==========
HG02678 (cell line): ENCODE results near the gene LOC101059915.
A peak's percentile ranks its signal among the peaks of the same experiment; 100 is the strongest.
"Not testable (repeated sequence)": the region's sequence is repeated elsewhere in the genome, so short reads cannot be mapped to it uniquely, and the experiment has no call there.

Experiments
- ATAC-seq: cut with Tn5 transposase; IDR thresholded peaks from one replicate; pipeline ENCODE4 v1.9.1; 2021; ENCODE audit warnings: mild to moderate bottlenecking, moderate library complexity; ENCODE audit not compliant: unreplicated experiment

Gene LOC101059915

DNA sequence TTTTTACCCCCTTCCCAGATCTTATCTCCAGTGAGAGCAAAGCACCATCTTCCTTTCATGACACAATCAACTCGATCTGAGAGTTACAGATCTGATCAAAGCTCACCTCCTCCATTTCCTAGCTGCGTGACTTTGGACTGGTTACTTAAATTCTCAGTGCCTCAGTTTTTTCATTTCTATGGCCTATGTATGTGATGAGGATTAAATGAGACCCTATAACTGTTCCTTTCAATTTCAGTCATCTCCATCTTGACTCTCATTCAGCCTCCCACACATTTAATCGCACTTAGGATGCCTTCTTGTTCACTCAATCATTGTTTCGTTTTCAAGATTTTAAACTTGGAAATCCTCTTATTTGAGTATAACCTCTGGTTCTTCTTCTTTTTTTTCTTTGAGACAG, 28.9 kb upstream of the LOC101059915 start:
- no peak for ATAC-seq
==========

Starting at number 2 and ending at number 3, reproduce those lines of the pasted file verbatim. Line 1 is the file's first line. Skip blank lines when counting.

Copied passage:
A peak's percentile ranks its signal among the peaks of the same experiment; 100 is the strongest.
"Not testable (repeated sequence)": the region's sequence is repeated elsewhere in the genome, so short reads cannot be mapped to it uniquely, and the experiment has no call there.